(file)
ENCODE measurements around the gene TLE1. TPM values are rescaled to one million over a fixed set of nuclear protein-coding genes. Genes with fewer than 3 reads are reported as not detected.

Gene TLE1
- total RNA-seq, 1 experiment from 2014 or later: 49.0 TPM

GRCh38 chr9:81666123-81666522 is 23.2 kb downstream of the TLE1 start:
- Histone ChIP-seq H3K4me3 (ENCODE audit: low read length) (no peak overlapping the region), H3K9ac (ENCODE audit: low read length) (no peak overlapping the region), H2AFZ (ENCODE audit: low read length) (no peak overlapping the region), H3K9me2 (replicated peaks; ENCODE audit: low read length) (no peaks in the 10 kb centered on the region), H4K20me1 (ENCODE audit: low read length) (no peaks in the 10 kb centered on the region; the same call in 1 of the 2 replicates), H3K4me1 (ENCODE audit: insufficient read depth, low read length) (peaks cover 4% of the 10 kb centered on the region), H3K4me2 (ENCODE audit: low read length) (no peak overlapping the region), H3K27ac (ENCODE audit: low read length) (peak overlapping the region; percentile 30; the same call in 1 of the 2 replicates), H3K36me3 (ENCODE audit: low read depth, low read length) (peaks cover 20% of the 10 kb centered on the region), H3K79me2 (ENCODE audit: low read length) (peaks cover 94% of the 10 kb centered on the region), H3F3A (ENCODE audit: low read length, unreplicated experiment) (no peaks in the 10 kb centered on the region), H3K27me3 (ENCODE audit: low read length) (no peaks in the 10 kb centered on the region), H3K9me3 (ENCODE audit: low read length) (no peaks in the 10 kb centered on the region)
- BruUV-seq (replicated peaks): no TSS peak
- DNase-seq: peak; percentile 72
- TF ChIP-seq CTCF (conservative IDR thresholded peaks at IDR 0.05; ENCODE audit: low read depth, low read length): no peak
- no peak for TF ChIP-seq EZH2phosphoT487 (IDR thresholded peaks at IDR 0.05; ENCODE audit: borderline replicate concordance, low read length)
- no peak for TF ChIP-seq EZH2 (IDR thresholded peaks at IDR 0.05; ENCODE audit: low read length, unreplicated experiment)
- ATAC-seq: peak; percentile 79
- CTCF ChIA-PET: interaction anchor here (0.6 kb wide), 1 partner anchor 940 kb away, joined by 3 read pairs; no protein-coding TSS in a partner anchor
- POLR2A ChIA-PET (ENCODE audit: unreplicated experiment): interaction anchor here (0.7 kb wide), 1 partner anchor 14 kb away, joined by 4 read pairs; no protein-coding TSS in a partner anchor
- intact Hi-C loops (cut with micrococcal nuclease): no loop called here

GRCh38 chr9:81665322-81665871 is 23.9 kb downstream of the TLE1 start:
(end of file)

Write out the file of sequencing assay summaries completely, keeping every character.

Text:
ENCODE measurements around the gene TLE1. TPM values are rescaled to one million over a fixed set of nuclear protein-coding genes. Genes with fewer than 3 reads are reported as not detected.

Gene TLE1
- total RNA-seq, 1 experiment from 2014 or later: 49.0 TPM

GRCh38 chr9:81666123-81666522 is 23.2 kb downstream of the TLE1 start:
- Histone ChIP-seq H3K4me3 (ENCODE audit: low read length) (no peak overlapping the region), H3K9ac (ENCODE audit: low read length) (no peak overlapping the region), H2AFZ (ENCODE audit: low read length) (no peak overlapping the region), H3K9me2 (replicated peaks; ENCODE audit: low read length) (no peaks in the 10 kb centered on the region), H4K20me1 (ENCODE audit: low read length) (no peaks in the 10 kb centered on the region; the same call in 1 of the 2 replicates), H3K4me1 (ENCODE audit: insufficient read depth, low read length) (peaks cover 4% of the 10 kb centered on the region), H3K4me2 (ENCODE audit: low read length) (no peak overlapping the region), H3K27ac (ENCODE audit: low read length) (peak overlapping the region; percentile 30; the same call in 1 of the 2 replicates), H3K36me3 (ENCODE audit: low read depth, low read length) (peaks cover 20% of the 10 kb centered on the region), H3K79me2 (ENCODE audit: low read length) (peaks cover 94% of the 10 kb centered on the region), H3F3A (ENCODE audit: low read length, unreplicated experiment) (no peaks in the 10 kb centered on the region), H3K27me3 (ENCODE audit: low read length) (no peaks in the 10 kb centered on the region), H3K9me3 (ENCODE audit: low read length) (no peaks in the 10 kb centered on the region)
- BruUV-seq (replicated peaks): no TSS peak
- DNase-seq: peak; percentile 72
- TF ChIP-seq CTCF (conservative IDR thresholded peaks at IDR 0.05; ENCODE audit: low read depth, low read length): no peak
- no peak for TF ChIP-seq EZH2phosphoT487 (IDR thresholded peaks at IDR 0.05; ENCODE audit: borderline replicate concordance, low read length)
- no peak for TF ChIP-seq EZH2 (IDR thresholded peaks at IDR 0.05; ENCODE audit: low read length, unreplicated experiment)
- ATAC-seq: peak; percentile 79
- CTCF ChIA-PET: interaction anchor here (0.6 kb wide), 1 partner anchor 940 kb away, joined by 3 read pairs; no protein-coding TSS in a partner anchor
- POLR2A ChIA-PET (ENCODE audit: unreplicated experiment): interaction anchor here (0.7 kb wide), 1 partner anchor 14 kb away, joined by 4 read pairs; no protein-coding TSS in a partner anchor
- intact Hi-C loops (cut with micrococcal nuclease): no loop called here

GRCh38 chr9:81665322-81665871 is 23.9 kb downstream of the TLE1 start: